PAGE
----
This review contains spoilers.
It’s always a good day to see Ernie Hudson on screen. Arrow brings in the heavy hitter for a crime-fighting caper episode with a classic feel. This Diggle-centric episode is long overdue and makes excellent use of its guest star, multiple timelines, and the show’s accumulated history, playing out similar themes across multiple generations of fathers, sons, and brothers. Over in 2040, however, we see the unfortunate downside to the future tense, where neither characters on-screen nor writers of the show seem to have adequately learned their lessons, making things feel a bit trapped in amber.
It’s hard to work in long-lost relatives seven seasons deep, but a step-father you don’t talk about because you wish he never existed (and you definitely wish you never needed a favour from him) is a pretty good way to do exactly that. The real life DIA definitely does not have guys parachute in to people’s apartments, but that’s never stopped Arrow before. The most compelling aspects of this episode is the chemistry between Hudson and David Ramsey (John Diggle), and the fun, loose, mission-of-the-week feel. It’s worth noting that Dig described the exercises the General made him and his brother do as “Spartan survival drills.” You can tell me that had no effect on his code name, but I won’t believe you.
Seeing Diggle finally learn the truth about his father and step-father, I’m eager to see how he eventually comes to parent Connor Hawke. It felt like we were watching him learn how to be an adoptive father in real-time, as he saw the selflessness with which General Stewart allowed him to hold his image of his father in the best possible light. Ben Turner certainly has skeletons but also redeeming qualities, and it will be up to John and Lyla to find a way to help Connor remember his father well (let’s be real, he will probably make a Noble Sacrifice), and think of the positive things he brought to his son’s life, rather than demonising him.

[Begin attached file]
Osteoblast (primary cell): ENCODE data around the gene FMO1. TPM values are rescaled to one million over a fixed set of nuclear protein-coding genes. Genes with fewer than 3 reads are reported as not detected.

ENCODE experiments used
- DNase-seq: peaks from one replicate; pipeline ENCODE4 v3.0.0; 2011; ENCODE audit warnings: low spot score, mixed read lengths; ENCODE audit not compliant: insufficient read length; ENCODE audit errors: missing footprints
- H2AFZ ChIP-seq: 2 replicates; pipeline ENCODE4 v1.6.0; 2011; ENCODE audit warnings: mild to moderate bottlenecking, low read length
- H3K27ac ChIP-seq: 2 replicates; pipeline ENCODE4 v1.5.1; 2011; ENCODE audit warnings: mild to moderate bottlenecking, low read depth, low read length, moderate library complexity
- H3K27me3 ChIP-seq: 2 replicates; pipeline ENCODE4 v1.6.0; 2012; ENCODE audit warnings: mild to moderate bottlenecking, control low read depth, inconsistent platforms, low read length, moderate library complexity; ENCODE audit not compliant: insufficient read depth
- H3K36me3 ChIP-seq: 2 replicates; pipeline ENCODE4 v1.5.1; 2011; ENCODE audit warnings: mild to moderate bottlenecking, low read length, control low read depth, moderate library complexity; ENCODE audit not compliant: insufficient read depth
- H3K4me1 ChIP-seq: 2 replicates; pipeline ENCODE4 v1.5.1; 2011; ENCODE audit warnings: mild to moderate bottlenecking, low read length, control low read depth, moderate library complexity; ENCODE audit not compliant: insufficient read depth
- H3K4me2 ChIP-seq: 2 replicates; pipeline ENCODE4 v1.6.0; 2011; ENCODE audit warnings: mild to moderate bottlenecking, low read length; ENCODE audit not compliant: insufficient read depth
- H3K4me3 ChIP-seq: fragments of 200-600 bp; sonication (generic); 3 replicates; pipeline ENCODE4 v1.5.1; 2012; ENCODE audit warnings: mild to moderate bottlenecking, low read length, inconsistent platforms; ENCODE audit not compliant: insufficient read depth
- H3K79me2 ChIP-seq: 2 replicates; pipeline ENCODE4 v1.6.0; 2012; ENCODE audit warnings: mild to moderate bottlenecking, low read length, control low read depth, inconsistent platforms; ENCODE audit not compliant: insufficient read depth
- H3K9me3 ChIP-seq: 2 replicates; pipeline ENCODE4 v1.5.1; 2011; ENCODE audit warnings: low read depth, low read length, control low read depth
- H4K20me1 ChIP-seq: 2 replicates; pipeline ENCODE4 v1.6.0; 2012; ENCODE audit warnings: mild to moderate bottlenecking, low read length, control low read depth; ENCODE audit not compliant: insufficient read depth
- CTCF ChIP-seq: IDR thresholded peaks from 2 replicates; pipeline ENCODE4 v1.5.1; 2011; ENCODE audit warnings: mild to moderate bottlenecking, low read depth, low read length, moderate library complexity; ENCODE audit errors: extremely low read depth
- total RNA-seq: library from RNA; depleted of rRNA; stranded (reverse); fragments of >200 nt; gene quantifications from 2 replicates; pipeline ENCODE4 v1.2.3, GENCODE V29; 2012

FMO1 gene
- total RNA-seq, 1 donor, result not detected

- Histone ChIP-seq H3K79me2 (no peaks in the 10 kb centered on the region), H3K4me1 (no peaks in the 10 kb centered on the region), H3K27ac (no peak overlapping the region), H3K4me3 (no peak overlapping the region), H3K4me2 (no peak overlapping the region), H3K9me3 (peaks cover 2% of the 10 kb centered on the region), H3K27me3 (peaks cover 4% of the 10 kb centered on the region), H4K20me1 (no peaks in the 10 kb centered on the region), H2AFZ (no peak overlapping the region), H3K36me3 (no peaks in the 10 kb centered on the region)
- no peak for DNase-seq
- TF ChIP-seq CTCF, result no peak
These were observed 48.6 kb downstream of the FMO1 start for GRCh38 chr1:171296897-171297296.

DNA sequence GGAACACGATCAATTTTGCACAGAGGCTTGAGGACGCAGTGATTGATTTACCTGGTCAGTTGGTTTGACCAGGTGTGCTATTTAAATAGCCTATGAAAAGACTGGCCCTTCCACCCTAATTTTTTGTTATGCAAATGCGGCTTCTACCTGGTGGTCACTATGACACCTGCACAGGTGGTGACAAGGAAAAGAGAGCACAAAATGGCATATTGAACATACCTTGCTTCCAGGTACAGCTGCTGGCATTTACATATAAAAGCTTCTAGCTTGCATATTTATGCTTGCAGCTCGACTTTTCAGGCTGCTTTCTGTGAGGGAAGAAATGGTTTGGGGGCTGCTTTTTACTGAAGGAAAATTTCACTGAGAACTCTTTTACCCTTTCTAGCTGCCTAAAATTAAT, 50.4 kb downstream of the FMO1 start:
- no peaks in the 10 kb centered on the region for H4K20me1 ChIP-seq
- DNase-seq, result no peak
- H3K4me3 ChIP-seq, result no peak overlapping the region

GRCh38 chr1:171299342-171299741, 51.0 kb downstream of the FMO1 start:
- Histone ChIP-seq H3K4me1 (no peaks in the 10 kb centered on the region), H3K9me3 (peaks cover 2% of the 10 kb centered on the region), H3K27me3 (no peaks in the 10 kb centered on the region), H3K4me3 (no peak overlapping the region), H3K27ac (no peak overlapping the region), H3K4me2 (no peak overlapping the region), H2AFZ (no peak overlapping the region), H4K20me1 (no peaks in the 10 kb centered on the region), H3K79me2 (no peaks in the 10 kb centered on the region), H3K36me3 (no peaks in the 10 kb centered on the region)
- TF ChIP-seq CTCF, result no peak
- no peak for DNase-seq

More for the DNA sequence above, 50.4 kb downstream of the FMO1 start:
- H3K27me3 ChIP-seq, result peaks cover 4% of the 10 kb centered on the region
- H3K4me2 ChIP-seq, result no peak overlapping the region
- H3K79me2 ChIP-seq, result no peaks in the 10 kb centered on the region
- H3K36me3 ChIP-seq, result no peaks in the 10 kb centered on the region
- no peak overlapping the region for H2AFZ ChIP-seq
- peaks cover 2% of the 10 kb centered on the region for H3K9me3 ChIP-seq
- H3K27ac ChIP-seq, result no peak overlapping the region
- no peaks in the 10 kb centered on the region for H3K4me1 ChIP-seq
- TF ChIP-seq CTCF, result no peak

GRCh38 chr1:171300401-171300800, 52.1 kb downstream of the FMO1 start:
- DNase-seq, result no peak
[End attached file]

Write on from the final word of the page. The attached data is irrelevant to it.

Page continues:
In the future, it was a huge letdown to once again be brought right up to the edge of a fascinating aspect of that world, only to be kept from seeing it. The idea of a Deathstroke gang seems like so much more than just a cool reference – the mark, the fact that it’s led by JJ, whatever backstory brought it from a person to a local gang (I’m guessing it involves Joe Wilson). Much like the Canaries (please let them be sworn enemies!) why not let us see it? My one hope here is that Connor’s line about not having seen his brother in so long likely means we’re fixing for a major confrontation. Still, it does nothing for a season full of stalling, where we only see the same marketplace and iron catwalks over and over again. So much for world building and story progression.
It was good to see Felicity finally come around and realise how dangerous Archer is, but it felt incredibly late, and robbed the moment of deleting her programme of any real emotional punch. This is like Philosophy 101 stuff. She’s far too intelligent not to have seen the issues earlier – and why did her friends give so little pushback? I suppose it adds to the mystery of how Archer comes back with a vengeance in the future, but for some reason – perhaps the inevitability? – it simply doesn’t feel urgent in the way that some of Arrow’s other timeline-based mysteries have.
The Ninth Circle must have someone coding for them, because they managed to lock Felicity out of her own programme. There are few in the Arrowverse who can beat Felicity Smoak at her own game … her father? Alena in a double cross? That seems premature. She was eyeing that drive with the Archer root code but I have her pegged more for resurrecting Archer in the future. Perhaps someone else from Helix? Dr Will Magnus, a DC comics reference if I ever heard one?
The other weak link for me tonight was the Emiko story line. I had such high hopes for our female archer, and even higher when I realised she’s Oliver’s sister. Don’t get me wrong, it’s fun to watch her and Ollie square off, but I’m more emotionally invested in her friendship with Rene than Oliver’s attempt to be her brother. It’s not surprising Emiko killed Dante, but that felt like a very plot-driven action. We’ve spent so many episodes away from her character, and the times when we’ve seen her, very little of it has been spent actually knowing and understanding her. There was a time when as a viewer I felt close to her, through her connection to Rene and her tentative connection to Oliver, even if it was just understanding why she was mad at him. But now it’s been so long that she feels a bit lifeless, and I wanted more for her.
Read Delia’s review of the previous episode, Lost Canary, here.